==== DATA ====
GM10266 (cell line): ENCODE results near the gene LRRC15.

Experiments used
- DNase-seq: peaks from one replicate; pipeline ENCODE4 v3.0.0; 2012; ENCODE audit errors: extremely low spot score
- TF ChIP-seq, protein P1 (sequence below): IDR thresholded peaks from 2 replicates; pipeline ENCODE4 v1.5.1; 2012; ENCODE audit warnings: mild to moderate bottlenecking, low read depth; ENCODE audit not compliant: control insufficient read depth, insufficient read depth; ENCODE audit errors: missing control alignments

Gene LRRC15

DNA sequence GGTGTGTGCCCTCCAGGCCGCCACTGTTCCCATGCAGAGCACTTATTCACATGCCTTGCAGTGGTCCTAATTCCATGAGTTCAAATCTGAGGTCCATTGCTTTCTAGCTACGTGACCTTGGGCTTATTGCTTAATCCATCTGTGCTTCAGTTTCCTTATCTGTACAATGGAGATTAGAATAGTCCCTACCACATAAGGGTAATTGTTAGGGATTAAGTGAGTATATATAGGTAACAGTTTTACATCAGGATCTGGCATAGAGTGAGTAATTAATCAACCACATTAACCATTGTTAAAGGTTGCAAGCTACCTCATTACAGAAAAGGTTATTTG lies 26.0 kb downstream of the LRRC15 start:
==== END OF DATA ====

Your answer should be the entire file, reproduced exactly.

GM10266 (cell line): ENCODE results near the gene LRRC15.

Experiments used
- DNase-seq: peaks from one replicate; pipeline ENCODE4 v3.0.0; 2012; ENCODE audit errors: extremely low spot score
- TF ChIP-seq, protein P1 (sequence below): IDR thresholded peaks from 2 replicates; pipeline ENCODE4 v1.5.1; 2012; ENCODE audit warnings: mild to moderate bottlenecking, low read depth; ENCODE audit not compliant: control insufficient read depth, insufficient read depth; ENCODE audit errors: missing control alignments

Gene LRRC15

DNA sequence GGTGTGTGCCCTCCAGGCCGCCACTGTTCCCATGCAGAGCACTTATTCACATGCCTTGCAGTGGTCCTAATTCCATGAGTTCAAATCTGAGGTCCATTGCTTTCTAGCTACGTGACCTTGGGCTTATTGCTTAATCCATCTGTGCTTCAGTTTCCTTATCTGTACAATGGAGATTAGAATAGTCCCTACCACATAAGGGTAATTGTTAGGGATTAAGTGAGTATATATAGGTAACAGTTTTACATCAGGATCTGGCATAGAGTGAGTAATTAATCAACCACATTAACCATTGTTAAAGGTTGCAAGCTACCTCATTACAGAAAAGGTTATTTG lies 26.0 kb downstream of the LRRC15 start: